“That’s what made Adam so great,” Rice said. “My favorite thing about him wasn’t his scoring ability; it was that he was a killer competitor. That pain you saw was real. That dude hated to lose. He didn’t play basketball games to see who the best player was. He played to see who was toughest.”

UCLA, as it turned out, was tougher than Gonzaga. But that wasn’t official as Batista’s last-gasp attempt soared toward the hoop.

“Everything kind of stopped in that moment,” Farmar said. “You turn around and see: Are they the legendary ones or us?”

Said Hollins, “Your career and your life is hanging on that. You see the ball in the air, and you see life is changing.”

UCLA's Ryan Hollins (15) and teammates celebrate against Gonzaga in an NCAA tournament game March 23, 2006, in Oakland.
UCLA’s Ryan Hollins (15) and teammates celebrate after the Bruins took the lead against Gonzaga in their 2006 NCAA tournament game.
(Jed Jacobsohn / Getty Images)

Looking back, Hollins thinks that game definitely changed his life. He feels that he would not have been drafted (he was picked in the second round, No. 50 overall) without getting to show his skills in the Elite Eight and Final Four.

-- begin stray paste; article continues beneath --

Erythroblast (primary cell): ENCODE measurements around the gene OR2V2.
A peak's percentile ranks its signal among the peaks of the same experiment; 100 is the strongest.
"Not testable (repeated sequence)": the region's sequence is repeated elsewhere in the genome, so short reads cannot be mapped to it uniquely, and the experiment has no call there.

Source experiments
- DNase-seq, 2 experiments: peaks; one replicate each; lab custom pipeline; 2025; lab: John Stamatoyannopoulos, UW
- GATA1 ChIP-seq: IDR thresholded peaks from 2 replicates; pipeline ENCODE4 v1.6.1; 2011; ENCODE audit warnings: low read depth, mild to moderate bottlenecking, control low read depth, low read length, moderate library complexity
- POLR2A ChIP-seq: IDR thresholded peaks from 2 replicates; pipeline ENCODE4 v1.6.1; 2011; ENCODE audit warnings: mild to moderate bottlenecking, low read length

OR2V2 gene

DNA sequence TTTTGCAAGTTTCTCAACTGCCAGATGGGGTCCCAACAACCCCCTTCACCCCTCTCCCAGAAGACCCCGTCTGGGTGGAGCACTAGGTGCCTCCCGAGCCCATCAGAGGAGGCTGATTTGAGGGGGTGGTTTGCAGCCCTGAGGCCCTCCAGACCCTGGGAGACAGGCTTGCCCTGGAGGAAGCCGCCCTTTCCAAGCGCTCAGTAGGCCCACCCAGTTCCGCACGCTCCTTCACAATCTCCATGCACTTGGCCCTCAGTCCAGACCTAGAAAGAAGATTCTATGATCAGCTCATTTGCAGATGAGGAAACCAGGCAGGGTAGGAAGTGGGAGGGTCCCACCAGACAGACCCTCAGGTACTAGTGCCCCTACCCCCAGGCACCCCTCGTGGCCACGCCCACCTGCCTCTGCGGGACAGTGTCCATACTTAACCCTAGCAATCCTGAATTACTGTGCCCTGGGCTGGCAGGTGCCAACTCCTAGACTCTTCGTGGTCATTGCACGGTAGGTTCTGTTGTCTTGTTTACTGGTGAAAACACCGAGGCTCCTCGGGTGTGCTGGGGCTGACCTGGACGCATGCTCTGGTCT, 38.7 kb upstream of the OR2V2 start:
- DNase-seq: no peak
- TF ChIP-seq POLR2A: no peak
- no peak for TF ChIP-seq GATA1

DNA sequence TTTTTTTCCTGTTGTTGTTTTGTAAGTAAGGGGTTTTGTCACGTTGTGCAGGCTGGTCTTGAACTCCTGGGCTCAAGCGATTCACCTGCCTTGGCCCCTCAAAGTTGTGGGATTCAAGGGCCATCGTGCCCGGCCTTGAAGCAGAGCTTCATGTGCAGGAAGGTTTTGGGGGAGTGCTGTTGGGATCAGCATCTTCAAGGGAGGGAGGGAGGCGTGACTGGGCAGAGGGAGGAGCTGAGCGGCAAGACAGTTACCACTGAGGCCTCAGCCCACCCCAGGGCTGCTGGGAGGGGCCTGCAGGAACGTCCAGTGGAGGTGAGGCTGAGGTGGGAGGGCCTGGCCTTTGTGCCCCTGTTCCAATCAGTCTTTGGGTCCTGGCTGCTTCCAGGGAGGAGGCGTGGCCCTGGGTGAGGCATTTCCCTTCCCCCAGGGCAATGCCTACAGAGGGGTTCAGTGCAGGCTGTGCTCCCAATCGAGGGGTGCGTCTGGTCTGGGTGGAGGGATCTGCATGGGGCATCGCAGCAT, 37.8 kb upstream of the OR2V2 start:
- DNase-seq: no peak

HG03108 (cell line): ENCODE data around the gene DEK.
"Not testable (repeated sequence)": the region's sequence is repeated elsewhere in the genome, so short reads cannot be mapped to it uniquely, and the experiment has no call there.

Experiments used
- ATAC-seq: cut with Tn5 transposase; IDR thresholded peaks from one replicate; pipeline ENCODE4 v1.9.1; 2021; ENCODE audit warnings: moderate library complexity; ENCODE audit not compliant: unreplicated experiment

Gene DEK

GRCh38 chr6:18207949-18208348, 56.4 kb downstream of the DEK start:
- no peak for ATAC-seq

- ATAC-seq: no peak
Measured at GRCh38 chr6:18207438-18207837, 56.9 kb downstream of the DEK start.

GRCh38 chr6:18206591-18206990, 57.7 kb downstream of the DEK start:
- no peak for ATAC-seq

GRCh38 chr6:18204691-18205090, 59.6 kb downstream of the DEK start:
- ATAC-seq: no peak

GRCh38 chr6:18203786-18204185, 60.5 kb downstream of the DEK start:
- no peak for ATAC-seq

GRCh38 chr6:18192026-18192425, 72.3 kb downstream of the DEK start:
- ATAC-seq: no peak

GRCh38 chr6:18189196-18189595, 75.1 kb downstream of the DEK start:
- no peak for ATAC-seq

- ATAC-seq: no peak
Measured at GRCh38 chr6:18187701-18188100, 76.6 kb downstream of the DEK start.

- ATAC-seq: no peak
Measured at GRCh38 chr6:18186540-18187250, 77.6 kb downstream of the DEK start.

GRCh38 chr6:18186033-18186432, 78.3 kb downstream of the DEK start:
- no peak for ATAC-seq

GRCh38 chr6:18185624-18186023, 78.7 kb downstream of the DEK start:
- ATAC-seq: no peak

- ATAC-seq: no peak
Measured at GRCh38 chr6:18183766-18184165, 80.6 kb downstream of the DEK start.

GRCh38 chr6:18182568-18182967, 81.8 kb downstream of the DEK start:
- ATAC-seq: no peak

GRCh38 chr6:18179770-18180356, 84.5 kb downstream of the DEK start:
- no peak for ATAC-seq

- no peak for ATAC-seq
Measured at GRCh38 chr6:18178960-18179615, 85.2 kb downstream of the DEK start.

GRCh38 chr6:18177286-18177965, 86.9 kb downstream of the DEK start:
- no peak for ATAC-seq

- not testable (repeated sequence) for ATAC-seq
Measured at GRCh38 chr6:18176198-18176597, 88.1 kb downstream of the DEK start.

An oft-forgotten detail is that it was two Bruins, Hollins and Afflalo, who found Morrison at half court and tried to pick him up.

“We let him know that it easily could have been and should have been us on the floor crying,” Hollins said. “We had so much respect for him, we couldn’t watch him lay there like that.”

Hollins is pretty sure that moment permanently altered the way he experiences the game he loves.

“You know what’s crazy? I’ve almost got, like, PTSD from that game,” he said. “If I watch a basketball game, and I see someone leave it on the floor or have a big comeback, I’ll get emotional, I kid you not. I get emotional over a game, because I’ve been there before, being a second away from either cheering or tears.”